I’m still not sure what the intention is. In my experience readers either return a vector or take a &mut reference to the buffer.

Anyway it doesn’t seem possible for a closure to let you borrow a value that it owns.

Of course you can put the buffer and the closure into a struct and implement the whatever trait for that struct:

trait Source {
    fn read_more(&mut self) -> &[u8];
}

struct Func<F: FnMut(&[u8]) -> &[u8]> {
    buffer: Vec<u8>,
    func: F,
}

impl<F: FnMut(&[u8]) -> &[u8]> Func<F> {
    fn new(buffer: Vec<u8>, func: F) -> Self {
        Func { buffer: buffer, func: func }
    }
}

impl<F: FnMut(&[u8]) -> &[u8]> Source for Func<F> {
    fn read_more(&mut self) -> &[u8] {
        (self.func)(&self.buffer)
    }
}

fn main() {
  let mut foo = Func::new(vec![0; 100], |buf| buf);
  foo.read_more();
}

#15

It seems it is possible: http://pastebin.com/gXZLYN84

So the question is how closure in this code may be desugared into struct implementing FnMut.


#16

Rust Playground doesn’t agree:

<anon>:23:8: 23:22 error: cannot infer an appropriate lifetime for lifetime parameter 'a in function call due to conflicting requirements
<anon>:23       &buffer[j..j+1]
                 ^~~~~~~~~~~~~~

To spell this out for the example from above

impl<CallbackT> Source for CallbackT
where CallbackT: FnMut() -> &[u8] // really, &'a [u8]. But 'a is introduced only later, in fn read_more()
{
    fn read_more<'a>(&'a mut self) -> &'a[u8] { self() }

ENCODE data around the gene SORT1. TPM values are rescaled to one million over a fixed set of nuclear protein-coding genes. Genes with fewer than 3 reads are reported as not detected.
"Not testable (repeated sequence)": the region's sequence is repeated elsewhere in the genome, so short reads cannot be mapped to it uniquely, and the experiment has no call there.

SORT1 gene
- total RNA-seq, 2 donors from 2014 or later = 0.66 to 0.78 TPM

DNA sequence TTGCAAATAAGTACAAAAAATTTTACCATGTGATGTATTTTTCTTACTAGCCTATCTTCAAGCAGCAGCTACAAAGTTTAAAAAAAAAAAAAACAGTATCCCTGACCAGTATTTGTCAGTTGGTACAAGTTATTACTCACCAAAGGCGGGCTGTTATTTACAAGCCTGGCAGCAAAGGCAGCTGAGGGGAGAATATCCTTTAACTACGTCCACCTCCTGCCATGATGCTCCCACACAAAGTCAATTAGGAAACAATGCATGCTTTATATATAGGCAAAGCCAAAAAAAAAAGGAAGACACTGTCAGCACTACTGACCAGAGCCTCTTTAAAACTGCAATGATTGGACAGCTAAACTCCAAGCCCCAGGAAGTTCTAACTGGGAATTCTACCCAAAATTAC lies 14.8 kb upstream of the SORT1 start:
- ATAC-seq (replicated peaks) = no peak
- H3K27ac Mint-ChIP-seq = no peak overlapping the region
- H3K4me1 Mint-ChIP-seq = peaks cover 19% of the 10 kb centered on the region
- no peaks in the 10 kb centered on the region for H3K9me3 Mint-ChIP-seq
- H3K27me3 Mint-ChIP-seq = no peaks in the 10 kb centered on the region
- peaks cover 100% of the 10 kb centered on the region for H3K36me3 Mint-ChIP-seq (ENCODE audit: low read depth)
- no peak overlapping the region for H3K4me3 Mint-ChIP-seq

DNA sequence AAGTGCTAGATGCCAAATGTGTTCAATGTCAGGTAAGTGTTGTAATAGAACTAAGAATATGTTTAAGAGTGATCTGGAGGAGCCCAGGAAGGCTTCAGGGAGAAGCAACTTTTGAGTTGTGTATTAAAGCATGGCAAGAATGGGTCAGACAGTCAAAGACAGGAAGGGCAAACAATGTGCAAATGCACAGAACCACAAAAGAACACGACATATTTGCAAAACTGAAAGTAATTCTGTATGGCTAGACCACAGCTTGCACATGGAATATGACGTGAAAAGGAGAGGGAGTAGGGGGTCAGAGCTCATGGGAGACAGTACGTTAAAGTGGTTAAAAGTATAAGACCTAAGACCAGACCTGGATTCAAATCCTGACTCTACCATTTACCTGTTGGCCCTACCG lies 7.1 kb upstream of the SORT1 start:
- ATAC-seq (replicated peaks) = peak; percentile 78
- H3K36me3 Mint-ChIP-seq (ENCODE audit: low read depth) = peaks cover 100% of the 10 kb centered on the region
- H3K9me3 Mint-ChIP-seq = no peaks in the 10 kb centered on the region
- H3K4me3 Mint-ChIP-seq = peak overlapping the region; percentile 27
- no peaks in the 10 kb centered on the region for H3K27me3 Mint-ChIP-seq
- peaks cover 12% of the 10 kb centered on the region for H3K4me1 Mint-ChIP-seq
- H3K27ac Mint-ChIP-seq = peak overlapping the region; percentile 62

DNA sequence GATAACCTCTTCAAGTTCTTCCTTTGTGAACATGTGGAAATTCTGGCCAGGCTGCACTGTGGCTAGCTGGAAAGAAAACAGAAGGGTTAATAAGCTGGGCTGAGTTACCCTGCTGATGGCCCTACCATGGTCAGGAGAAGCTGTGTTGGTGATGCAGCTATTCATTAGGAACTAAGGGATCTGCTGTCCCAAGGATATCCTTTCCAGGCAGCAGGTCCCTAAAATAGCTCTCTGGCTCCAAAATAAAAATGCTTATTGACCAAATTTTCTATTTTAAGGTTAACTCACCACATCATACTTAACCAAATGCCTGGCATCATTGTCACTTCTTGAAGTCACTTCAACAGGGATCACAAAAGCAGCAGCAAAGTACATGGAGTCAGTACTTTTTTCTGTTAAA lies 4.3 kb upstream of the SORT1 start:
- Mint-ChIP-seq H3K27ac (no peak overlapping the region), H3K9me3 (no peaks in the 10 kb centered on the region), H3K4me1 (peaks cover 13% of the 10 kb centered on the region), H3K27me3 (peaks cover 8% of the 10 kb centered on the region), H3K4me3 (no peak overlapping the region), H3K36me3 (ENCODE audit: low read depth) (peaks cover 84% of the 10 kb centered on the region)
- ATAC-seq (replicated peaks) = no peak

}

We’d need the return type to reference the parameter 'a from the method signature but it’s the trait’s associated type defined outside that signature, where there’s no 'a, for better or for worse.

Higher-kinded types could probably remove this limitation (i.e. it wouldn’t be a hit to ergonomics to let this trait have a lifetime parameter) but they’re not available (yet?).


#17

I’m still not sure what the intention is. In my experience readers either return a vector or take a &mut reference to the buffer.

That’s slightly off-topic, but anyway: a lot of existing reader designs are not so perfect as they hide the existence of the buffer, or require additional copies. Consider (a) a reader that returns an already-existing memory region; (b) a reader that repeatedly fills the same memory buffer from a file descriptor. For your suggested interfaces:

  1. “Return an owned vector”: that’s an extra allocation per read AND an extra memory copy per read.
  2. “Take a &mut buffer reference”: that’s an extra memory copy per read and possible mis-coordination of buffer sizes.

TL;DR: this Source trait is actually a stripped-to-the-bone version of std::io::BufRead (without all unnecessary methods) — see fn fill_buf(&mut self) -> Result<&[u8]>;.